Here you see a Redstone on static display outside the National Museum of Nuclear Science & History in Albuquerque, New Mexico. A direct descendant of (and engineered by many of the creators of) the V-2 missile, the Redstone missile was the U.S.’ first large ballistic missile. A short range surface-to-surface beast, it had a useful range of 57.5 miles (92.5 km) to 201 miles (323 km), and was the first missile to carry a live nuclear warhead in flight (in tests in the Pacific Ocean in 1958).
Working from lessons learned from their V-2 experiences, the Redstone’s designers built the missile to split in two in flight — the front section carrying the warhead was separated from the main body carrying the propellant tanks and rocket engine in order to improve both accuracy and range. You can see this separation plane just behind the small fins about 1/3 of the missile’s length behind its nose.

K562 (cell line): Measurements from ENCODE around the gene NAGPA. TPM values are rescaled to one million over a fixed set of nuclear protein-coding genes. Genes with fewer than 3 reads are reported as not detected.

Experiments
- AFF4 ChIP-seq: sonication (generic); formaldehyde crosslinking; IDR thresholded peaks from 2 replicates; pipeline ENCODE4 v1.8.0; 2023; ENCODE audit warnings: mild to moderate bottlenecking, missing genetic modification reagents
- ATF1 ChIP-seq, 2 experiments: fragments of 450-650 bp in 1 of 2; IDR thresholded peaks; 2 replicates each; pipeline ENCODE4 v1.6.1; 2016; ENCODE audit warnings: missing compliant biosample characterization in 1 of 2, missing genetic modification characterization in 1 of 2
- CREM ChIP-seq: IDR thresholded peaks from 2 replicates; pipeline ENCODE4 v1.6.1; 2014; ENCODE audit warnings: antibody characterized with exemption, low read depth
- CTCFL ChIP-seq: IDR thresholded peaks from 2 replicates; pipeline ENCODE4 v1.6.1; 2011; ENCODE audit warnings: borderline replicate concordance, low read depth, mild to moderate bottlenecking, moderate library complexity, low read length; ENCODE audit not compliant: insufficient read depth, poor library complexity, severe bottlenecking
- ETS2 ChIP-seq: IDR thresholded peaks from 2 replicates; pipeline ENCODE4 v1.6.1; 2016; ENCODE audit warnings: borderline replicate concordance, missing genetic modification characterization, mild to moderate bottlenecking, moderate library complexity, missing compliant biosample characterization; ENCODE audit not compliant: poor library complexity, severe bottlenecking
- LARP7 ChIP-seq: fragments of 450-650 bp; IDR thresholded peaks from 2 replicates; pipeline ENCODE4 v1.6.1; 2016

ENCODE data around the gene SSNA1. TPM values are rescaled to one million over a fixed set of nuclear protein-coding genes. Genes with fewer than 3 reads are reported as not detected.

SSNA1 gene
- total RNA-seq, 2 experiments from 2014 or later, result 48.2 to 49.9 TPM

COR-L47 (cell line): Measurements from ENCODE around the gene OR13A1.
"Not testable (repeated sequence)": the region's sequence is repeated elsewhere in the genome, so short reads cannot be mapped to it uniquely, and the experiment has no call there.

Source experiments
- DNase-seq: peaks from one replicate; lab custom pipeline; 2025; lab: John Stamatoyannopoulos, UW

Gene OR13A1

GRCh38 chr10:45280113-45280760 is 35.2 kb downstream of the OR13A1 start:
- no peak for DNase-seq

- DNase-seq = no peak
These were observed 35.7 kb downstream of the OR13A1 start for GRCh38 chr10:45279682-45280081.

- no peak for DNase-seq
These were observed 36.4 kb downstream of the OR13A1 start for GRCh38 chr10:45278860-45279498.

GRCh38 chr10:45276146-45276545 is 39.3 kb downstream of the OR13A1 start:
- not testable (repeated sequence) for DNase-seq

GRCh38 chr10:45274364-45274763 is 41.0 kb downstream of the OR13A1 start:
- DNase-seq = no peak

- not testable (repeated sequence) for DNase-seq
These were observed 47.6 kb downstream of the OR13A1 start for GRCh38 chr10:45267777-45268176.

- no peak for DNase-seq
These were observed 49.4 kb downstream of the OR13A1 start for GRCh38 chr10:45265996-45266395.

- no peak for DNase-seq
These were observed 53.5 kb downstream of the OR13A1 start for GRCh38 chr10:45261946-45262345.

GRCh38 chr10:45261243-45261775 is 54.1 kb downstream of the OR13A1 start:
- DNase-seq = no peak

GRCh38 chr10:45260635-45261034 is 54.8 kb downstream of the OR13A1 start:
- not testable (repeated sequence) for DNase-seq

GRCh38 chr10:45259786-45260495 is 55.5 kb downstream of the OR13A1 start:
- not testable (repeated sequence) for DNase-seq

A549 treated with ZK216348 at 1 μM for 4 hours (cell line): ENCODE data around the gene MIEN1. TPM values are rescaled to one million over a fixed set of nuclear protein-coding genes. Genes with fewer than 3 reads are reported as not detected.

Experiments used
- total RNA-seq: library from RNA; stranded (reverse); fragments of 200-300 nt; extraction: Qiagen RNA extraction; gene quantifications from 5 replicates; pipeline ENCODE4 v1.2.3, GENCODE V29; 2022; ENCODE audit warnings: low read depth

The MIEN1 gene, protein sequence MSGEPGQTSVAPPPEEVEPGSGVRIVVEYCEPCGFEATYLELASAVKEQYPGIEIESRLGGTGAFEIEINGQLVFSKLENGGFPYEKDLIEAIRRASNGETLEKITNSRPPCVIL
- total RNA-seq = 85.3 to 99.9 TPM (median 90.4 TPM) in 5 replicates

Should you be in any doubt of this bird’s parentage, all you need to do is take a look at its tail section. The control surfaces at the edge of its fins, and the control vanes in its engine’s exhaust plume, are both direct copies from their V-2 forebears. And the engine (although built by North American Aviation, originally for the Navaho cruise missile) ran on Liquid Oxygen (LOX) and a water / alcohol mix — just as the V-2 did.
The development of the Redstone started in 1951, and Redstone missiles were fielded by the U.S. Army from 1955 through 1964. But that role in the Cold War was hardly the high-water-mark for the design, as derivatives of it would go on to make history. On January 31, 1958, a Jupiter C rocket lifted Explorer 1 (the U.S.’ first satellite) into orbit. And just three years later, on May 5, 1961, a further modified Redstone rocket lifted Alan B. Shepard, Jr. into suborbital flight — beginning the U.S.’ human spaceflight program.